Directed by: Hilla Medalia.
Written by: Philip Shane & Hilla Medalia.
When I heard the premise of the documentary Dancing in Jaffa I thought I knew what to expect from the film – an inspirational documentary that doesn’t so much deal in reality but wants to put a sunny face on the Israel-Palestine conflict. The movie is about Pierre Dulaine, who was born in Jaffa to Palestinian parents, but who immigrated to America in his youth where he became a champion ballroom dancer, and later a teacher. But what he has always wanted to do is return to Jaffa, and teach the children there – but the Jews and Muslims – to dance together. While the film is in many ways the inspirational documentary I thought it would be – but it also doesn’t shy away from the realities in Jaffa specifically and Israel in general.
The smartest thing that is said in Dancing in Jaffa is by Dulaine early in the film when he tells a cab driver that neither the Israelis nor the Palestinians are going to go anywhere, so they need to find a way to live together. The hardliners on both sides would disagree with that, but to most of us, that seems reasonable – it acknowledges the reality of the situation that isn’t likely to change until both sides can agree on that one simple thing.
When Dulaine starts teaching at various schools in Jaffa, things don’t go quite as smoothly as he would like them to. In the individual schools, things go pretty well – the kids, who are all around 10 or 11 – dance together and have fun. It’s when he tries to integrate them together when things go wrong. Some of the children refuse to touch each other – they talk about what their parents would think. The film shows many of those parents, and Dancing in Jaffa acknowledges the situation. It shows the protests and celebrations on both sides – the Jews would want the Muslims to leave the city, and the Muslims who want the Jews to leave. Neither side really deals or talks to the other side at all – they don’t see each other as people, but as something they want gone.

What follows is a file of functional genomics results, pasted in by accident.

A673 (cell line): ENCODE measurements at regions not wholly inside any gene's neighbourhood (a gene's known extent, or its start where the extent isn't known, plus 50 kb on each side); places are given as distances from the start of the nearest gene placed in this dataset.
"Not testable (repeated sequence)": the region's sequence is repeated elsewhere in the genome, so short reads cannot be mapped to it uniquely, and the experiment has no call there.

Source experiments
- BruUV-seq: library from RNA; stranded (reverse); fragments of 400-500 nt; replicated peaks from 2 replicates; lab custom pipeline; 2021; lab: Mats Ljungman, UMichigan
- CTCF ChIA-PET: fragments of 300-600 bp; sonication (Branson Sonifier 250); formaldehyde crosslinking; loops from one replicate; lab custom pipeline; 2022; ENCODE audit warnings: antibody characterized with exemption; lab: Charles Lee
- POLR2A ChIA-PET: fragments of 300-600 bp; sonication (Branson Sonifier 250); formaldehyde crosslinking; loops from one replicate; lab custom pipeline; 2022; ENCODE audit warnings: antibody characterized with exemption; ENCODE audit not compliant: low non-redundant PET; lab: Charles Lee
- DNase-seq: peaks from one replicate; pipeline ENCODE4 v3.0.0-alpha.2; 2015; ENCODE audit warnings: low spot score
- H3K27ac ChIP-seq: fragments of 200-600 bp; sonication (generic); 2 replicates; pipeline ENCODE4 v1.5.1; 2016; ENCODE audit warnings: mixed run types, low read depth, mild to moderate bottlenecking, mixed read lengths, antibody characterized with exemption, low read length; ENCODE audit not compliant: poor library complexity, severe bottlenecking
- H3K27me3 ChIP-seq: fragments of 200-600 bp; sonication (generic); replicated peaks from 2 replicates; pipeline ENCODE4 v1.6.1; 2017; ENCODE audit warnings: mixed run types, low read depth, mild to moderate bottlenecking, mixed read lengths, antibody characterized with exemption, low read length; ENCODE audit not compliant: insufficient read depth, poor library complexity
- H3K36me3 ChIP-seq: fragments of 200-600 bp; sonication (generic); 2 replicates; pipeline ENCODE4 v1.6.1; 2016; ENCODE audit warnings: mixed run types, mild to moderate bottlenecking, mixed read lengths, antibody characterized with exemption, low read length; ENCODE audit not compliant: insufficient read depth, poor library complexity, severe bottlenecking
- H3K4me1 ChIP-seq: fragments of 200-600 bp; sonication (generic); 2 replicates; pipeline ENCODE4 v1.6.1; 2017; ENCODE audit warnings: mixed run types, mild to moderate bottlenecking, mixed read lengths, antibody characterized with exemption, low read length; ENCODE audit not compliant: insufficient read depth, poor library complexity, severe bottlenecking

As the film moves along, the children start to get better – the ones who Dulaine select to take part in a competition do start to touch each other when they dance, do get to know each other, and talk to each other – and a few even see each other outside of the class. They acknowledge that before the class they didn’t even talk to someone on the other side – and now they have become friends with some of them.
Dancing in Jaffa never loses sight on how little impact the program is actually having. The world outside of the class doesn’t change at all, and the movie doesn’t really argue that all the sides need to do is get to know each other, find common ground, and then they can move forward. The film knows that the progress made in Dancing in Jaffa will have little to no effect on the situation in general – and then even some of the kids in the class have not made all that much progress. But for others, it does make a difference –it makes some of the students see each other in a way they have not before. Perhaps Dulaine didn’t accomplish everything he wanted – but he did accomplish something. If more people were at least willing to try, then slowly things may start to get better.